Sunday, October 09, 2016

BLEED FOR THIS - BFI London Film Festival 2016 - Day 5

BLEED FOR THIS is a deeply mediocre entry into the underdog boxing genre - a film that feels like it wants to THE FIGHTER when it grows up.  It's a movie filled with caricatures rather than characters, hammy performances, and adds nothing to the august cinematic tradition of shooting boxing matches.  

The film tells the story of real-life 1980s boxing champion Vinny Pazienza, who suffered an horrific car crash and was told he'd never walk again. He eschewed neck fusion for a risky "halo" metal brace drilled into his head.  And while the slightest knock to that brace might have rendered him paraplegic, Vinny disregarded medical advice to train in his basement, brace and all.  He went on to win a title bout in his hometown, coming from behind, surviving ten rounds.  

The problem is that no-one in this retelling feels like a fully fleshed out authentic character.  Vinny's mother is simply a prayerful nervous Catholic - his sister is simply a nagging wife - his brother-in-law is just a dumbfuck - his dad is a cigar-chomping vulgarian - all the family scenes feature a loud Italian family eating lasagne and talking over each other.  This is the stuff of deep deep cliche.  The women Vinny dates get short-changed too - they're just interchangeable totty. The director is only interested in them insofar as he can relive some kind of sub-Scorsese vision of Vinny showering them with casino chips.  The lead characters don't fair any better.  Vinny's coach is a washed-up alcoholic whose only motive and purpose is to be Vinny's coach. There's no journey here - no emotional growth or nuance - compare and contrast to Clint Eastwood's character in MILLION DOLLAR BABY.  And what about Vinny himself?  He evidently has a tolerance for physical pain and a single-minded determination to win. But why?  Where did it come from? How does he sustain it through the crash? We never get any glimpse into his emotional life or thought process. And the risible attempt to wrap up his journey with a nice bow in the final interview of the film just makes no sense at all.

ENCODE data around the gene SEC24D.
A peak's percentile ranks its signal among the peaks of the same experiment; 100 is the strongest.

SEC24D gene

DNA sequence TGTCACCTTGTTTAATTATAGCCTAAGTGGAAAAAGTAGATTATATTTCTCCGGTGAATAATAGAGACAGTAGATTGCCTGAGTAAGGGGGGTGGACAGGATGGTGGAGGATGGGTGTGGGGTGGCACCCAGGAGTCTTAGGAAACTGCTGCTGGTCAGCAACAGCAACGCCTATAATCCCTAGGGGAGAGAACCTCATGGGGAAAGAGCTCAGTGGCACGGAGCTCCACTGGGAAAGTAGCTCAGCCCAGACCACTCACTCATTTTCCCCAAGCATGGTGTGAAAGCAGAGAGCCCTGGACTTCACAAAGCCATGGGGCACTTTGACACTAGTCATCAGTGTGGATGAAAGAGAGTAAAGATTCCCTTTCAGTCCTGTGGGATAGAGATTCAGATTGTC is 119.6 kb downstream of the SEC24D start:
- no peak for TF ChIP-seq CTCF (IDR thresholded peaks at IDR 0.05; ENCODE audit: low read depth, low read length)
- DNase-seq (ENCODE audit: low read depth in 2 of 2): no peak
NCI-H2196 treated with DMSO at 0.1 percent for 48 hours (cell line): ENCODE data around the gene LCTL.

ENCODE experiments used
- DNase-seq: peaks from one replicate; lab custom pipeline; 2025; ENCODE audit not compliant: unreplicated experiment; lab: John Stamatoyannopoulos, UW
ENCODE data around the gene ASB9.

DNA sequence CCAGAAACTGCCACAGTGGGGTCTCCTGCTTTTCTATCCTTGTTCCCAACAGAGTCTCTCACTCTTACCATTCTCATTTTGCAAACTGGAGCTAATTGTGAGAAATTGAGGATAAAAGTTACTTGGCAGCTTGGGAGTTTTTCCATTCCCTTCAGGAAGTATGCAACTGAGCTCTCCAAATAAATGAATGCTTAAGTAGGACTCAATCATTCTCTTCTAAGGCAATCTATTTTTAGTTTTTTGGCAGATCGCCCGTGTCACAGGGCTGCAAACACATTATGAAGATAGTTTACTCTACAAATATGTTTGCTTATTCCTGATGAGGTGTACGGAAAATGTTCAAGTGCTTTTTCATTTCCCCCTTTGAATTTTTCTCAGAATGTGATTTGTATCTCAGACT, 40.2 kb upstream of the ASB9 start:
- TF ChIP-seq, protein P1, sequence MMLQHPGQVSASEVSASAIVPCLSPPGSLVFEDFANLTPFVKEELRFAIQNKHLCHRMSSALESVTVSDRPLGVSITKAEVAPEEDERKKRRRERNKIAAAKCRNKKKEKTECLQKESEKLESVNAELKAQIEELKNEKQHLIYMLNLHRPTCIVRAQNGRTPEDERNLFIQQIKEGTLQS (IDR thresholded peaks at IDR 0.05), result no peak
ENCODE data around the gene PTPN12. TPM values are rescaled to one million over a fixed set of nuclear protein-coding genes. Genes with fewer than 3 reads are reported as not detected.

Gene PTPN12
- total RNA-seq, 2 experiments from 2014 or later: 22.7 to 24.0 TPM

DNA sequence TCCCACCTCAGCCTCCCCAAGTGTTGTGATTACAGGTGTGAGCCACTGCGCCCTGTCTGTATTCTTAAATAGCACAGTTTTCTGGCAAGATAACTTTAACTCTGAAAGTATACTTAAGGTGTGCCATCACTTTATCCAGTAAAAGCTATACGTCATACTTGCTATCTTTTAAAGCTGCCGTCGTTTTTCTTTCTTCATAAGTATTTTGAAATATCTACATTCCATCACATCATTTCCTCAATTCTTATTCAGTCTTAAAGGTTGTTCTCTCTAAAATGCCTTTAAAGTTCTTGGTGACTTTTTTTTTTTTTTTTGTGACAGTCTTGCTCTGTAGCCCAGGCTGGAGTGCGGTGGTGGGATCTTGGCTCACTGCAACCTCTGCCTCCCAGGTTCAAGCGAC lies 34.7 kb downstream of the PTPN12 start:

So I hated the script and thought the boxing scenes were filmed with none of the style or panache of the great boxing dramas.  What about the acting?  The only three actors who get to do anything are Miles Teller as Vinny, Aaron Eckhart as the coach and Ciaran Hinds as the dad.  And they are good to bad in that order. Teller clearly physically commits to the role and does as well as can be expected with the script.  Eckhart puts on weight and shaves his head to play the coach, but never really convinces as a schlubby alcoholic -  he remains too good-looking and too together - even in his drunkenness - he never really lets himself get messy enough.  And Ciaran Hinds is just super-hammy as the dad - as if he's doing a third-rate Robert de Niro impression.  

Just poor show all round.

BLEED FOR THIS has a running time of 116 minutes and is rated 15.  The movie played Telluride, Toronto and London 2016. It opens in the USA on November 16th, in the UK and Ireland on December 2nd and in Russia on February 16th 2017.

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